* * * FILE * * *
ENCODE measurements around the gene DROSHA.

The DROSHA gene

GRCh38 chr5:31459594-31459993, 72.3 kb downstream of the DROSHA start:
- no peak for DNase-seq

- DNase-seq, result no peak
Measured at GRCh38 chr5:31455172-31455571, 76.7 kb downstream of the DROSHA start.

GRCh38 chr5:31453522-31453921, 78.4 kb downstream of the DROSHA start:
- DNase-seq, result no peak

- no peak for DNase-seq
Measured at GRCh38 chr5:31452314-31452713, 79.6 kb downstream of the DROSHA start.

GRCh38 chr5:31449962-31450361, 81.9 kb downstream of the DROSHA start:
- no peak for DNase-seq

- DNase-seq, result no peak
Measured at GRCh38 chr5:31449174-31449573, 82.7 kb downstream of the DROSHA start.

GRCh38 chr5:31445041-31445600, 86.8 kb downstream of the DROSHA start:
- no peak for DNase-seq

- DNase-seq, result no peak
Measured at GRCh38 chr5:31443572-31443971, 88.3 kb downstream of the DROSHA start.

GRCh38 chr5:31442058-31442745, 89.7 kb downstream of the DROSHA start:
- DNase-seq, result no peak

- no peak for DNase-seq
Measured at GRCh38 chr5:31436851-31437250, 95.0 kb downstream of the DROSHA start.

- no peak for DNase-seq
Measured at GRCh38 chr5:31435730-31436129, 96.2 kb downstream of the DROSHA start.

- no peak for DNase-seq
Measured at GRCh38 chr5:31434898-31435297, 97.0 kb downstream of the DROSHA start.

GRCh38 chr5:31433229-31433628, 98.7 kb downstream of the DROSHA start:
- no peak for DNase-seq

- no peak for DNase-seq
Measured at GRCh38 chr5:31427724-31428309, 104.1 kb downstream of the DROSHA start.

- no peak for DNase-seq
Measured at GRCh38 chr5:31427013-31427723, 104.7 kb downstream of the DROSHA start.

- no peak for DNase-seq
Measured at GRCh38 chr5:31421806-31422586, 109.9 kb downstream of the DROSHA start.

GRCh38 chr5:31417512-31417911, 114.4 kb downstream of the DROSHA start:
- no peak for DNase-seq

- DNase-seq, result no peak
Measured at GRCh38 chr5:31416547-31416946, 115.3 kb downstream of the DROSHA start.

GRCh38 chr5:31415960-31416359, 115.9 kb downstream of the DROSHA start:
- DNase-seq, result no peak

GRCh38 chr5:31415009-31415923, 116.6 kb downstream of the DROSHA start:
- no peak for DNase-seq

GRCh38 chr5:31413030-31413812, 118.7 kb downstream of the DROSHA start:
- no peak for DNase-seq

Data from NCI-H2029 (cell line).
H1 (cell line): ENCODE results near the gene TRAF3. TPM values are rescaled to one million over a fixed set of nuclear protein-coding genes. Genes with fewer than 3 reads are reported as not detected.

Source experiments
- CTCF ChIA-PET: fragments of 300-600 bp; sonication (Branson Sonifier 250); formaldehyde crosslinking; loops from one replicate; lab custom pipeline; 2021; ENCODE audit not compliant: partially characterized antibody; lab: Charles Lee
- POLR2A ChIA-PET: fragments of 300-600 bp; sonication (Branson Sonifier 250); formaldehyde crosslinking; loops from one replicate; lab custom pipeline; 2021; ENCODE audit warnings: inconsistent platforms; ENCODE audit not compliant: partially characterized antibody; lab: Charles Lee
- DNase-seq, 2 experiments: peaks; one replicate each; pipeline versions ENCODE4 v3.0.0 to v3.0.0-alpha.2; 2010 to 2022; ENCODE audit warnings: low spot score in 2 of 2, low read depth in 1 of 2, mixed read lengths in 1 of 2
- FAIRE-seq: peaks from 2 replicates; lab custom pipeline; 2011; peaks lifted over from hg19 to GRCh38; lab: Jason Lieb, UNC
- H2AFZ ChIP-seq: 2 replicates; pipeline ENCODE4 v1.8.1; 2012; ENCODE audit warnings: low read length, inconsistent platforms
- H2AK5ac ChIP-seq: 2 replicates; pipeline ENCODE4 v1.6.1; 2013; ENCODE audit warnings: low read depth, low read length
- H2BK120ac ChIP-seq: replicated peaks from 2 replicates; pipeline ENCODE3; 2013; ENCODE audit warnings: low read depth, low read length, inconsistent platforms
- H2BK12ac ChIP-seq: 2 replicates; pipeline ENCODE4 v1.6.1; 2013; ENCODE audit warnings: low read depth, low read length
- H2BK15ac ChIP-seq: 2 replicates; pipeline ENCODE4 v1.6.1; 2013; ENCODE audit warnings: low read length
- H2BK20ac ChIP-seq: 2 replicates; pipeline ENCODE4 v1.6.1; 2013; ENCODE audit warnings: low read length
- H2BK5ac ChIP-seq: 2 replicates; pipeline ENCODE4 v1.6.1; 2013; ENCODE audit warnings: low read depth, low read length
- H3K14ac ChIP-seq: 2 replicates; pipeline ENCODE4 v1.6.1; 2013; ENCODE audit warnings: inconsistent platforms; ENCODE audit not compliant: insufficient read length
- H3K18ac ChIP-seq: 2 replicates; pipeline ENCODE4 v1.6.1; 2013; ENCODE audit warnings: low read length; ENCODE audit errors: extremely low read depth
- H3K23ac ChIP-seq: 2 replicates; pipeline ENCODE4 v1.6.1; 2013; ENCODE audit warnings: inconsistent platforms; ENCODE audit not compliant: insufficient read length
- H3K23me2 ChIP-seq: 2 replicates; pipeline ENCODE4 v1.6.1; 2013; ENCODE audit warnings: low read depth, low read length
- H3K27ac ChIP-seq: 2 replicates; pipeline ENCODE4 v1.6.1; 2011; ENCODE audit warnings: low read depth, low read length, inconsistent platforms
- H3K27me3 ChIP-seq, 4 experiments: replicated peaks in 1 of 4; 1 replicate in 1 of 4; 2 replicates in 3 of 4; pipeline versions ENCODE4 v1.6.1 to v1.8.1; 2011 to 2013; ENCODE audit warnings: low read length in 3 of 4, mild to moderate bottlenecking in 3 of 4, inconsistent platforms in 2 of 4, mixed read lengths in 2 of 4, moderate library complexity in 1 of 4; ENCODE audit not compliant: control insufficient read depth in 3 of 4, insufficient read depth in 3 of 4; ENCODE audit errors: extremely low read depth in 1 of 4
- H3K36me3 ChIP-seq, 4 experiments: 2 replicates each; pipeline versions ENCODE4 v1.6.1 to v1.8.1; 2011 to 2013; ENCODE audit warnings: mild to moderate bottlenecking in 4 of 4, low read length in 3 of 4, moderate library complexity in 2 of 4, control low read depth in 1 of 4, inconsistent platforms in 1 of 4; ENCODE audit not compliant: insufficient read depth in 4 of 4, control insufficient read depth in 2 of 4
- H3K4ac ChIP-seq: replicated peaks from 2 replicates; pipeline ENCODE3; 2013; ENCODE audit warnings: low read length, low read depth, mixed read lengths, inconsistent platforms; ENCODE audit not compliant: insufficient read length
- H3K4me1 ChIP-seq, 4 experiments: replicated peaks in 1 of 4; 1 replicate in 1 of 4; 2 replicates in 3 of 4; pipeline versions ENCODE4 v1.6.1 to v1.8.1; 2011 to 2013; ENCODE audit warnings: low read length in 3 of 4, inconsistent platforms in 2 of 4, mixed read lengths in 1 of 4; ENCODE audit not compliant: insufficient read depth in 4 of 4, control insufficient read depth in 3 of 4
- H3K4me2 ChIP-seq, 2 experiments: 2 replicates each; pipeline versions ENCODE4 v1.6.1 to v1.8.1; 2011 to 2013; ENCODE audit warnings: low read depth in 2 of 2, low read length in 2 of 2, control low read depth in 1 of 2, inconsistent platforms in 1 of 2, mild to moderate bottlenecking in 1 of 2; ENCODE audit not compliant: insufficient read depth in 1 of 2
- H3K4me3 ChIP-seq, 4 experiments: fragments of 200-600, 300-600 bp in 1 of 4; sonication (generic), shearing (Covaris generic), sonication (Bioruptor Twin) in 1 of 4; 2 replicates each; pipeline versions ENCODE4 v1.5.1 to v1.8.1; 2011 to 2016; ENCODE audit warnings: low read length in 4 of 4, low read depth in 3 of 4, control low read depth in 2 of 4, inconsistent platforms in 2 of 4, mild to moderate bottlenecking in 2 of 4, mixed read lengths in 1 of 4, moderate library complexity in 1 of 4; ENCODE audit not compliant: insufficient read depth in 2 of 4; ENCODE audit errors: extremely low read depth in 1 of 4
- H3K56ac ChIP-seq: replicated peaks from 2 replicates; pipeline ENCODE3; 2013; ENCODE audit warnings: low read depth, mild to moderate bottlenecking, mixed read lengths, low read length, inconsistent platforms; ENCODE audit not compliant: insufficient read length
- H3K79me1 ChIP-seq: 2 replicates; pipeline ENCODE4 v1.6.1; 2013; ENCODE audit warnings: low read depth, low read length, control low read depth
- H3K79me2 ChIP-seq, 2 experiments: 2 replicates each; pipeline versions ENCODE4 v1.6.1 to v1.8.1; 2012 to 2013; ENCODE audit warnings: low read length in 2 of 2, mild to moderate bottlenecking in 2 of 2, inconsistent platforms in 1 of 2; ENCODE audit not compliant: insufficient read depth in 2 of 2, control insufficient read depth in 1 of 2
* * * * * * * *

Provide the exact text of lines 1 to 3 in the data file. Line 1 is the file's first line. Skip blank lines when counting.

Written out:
ENCODE measurements around the gene DROSHA.

The DROSHA gene

GRCh38 chr5:31459594-31459993, 72.3 kb downstream of the DROSHA start: